Is there — indeed, could there be — a more evocative time of year
than the Thanksgiving-to-New Year’s window, through which float or fly
sights, sounds, smells, tastes and touches that bring back and add to our
collective exhilaration at the overwhelming wonder of it all? More than any
other, this is the season when we are most closely connected to our
childhood sense of fresh awe, of excitement, of possibility … no matter
how faint or fragile or fleeting that gossamer thread may be.
As has become our custom, during this year-end issue we’d like to share
with your family some of our favorite passages from stories and essays that
speak to our senses during this sacred, special time.
Sights of the Season . . .
If you want to have a Christmas
like the one we had on Paradise Farm when I was a boy, you will have to
hunt up a salt-water farm on the Maine coast, with bays on both sides of
it, and a road that goes around all sorts of bays, up over Misery Hill and
down, and through the fir trees so close together that they brush you and
your horse on both cheeks … You must have a clear December night, with
blue Maine stars snapping like sapphires with the cold, and the big moon
flooding full … and lighting up the snowy spruce boughs like crushed
“Christmas in Maine,” 1935.
The Sounds of the
Season . . .
Christmas began when pecans
started falling. The early November rains loosened the nuts from their
outer shells and sent them plopping like machine gun bullets on the roof
of the veranda. In the night, you’d listen and you’d know IT would
soon be here … And so you lay there, listening to the drip drip of rain
and plop plop of nuts, feeling something good is going to happen,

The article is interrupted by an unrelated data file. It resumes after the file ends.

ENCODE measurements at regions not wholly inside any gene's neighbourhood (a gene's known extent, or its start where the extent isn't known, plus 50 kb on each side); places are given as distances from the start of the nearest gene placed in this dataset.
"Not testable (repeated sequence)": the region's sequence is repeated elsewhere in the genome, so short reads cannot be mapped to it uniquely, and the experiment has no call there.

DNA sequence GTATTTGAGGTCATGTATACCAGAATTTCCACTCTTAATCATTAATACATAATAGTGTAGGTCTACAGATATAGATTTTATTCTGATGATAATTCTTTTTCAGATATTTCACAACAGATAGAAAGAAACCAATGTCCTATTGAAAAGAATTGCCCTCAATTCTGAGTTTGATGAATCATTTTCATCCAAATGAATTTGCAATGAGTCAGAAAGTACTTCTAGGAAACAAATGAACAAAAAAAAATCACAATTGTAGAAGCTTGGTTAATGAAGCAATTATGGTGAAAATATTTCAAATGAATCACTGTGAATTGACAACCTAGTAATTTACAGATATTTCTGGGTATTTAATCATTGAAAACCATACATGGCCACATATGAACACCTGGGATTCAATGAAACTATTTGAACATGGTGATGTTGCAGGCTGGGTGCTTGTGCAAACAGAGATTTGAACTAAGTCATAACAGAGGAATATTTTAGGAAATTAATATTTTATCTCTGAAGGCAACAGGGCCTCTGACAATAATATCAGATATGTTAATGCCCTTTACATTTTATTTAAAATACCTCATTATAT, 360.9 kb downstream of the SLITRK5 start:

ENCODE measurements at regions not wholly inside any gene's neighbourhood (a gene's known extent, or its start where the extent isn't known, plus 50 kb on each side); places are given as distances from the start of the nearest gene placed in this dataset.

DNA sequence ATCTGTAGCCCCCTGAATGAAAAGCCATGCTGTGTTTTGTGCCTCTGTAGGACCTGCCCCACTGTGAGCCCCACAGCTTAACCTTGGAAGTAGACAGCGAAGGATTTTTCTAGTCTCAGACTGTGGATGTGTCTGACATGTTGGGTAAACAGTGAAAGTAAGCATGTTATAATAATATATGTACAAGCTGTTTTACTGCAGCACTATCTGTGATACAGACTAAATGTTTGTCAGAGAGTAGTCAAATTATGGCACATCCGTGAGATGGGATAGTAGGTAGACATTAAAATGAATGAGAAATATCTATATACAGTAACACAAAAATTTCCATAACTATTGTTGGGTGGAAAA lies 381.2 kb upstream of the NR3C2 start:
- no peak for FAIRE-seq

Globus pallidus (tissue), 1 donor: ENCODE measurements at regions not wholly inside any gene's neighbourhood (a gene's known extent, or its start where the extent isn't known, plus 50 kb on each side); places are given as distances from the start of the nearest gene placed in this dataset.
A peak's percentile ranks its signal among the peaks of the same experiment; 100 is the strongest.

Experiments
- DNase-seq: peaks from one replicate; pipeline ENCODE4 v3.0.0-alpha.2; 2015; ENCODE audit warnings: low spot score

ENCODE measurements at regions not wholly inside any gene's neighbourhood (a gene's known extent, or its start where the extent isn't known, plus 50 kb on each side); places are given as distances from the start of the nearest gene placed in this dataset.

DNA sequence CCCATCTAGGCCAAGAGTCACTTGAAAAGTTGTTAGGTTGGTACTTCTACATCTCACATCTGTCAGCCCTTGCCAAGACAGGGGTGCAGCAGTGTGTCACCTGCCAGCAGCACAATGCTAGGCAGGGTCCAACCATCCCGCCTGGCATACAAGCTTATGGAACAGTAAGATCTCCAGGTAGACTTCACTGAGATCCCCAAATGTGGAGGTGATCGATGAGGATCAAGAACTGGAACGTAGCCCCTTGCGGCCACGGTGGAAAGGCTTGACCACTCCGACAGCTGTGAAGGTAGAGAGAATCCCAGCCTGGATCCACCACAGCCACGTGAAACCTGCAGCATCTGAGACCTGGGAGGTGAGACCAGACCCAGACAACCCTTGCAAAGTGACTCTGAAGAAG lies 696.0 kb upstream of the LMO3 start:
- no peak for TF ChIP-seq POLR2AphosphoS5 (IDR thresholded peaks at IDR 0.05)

something good and it won’t be long now.
Smith, “Tree-Shaking Day,”
from Memory of a Large Christmas, 1961.
The Smells of the
Season . . .
Around Christmastime the kitchens
of Freetown, Virginia, would grow fragrant with the baking of cakes, fruit
puddings, cookies, and candy. Exchanging gifts was not a custom at that
time, but we did look forward to hanging our stockings from the mantel and
finding them filled on Christmas morning with tasty “imported” nuts
from Lahore’s, our favorite hard candies with the cinnamon-flavored red
eye, and oranges whose special Christmas aroma reached us at the top of
“Joy in Freetown,”
from The Taste of Country Cooking, 1976.
The black stove, stoked with coal
and firewood, glows like a lighted pumpkin. Eggbeaters whirl, spoons spin
round in bowls of butter and sugar, vanilla sweetens the air, ginger
spices it; melting, nose-tingling odors saturate the kitchen, suffuse the
house, drift out to the world on puffs of chimney smoke. In four days our
work is done. Thirty-one (fruit)cakes, dampened with whiskey, bask on
window sills and shelves.
“A Christmas Memory,”
from Selected Writings of Truman Capote, 1956.
The Spirit of the
Season . . .
So this day and this century
proceed toward the absolutes of convenience, of complexity, and of speed,
only occasionally holding up the little trumpet (as at Christmastime) to
be reminded of the simplicities, and to hear the distant music of the
hound. Man’s inventions, directed always onward and upward, have an odd
way of leading back to man himself, as a rabbit track in snow leads
eventually to the rabbit. It is one of his more endearing qualities that
man should think his tracks lead outward, toward something else, instead
of back around the hill to where he has already been; and it is one of his
persistent ambitions to leave earth entirely and travel by rocket into
space, beyond the pull of gravity, and perhaps try another planet, as a
pleasant change. He knows that the atomic age is capable of delivering a
new package of energy; what he doesn’t know is whether it will prove to
be a blessing. This week, many will be reminded that no explosion of atoms
generates so hopeful a light as the reflection of a star, seen
appreciatively in a pasture pond. It is there we perceive Christmas —
and the sheep quiet, and the world waiting.
“The Distant Music of the Hounds,”
from The Second Tree from the Corner, 1949.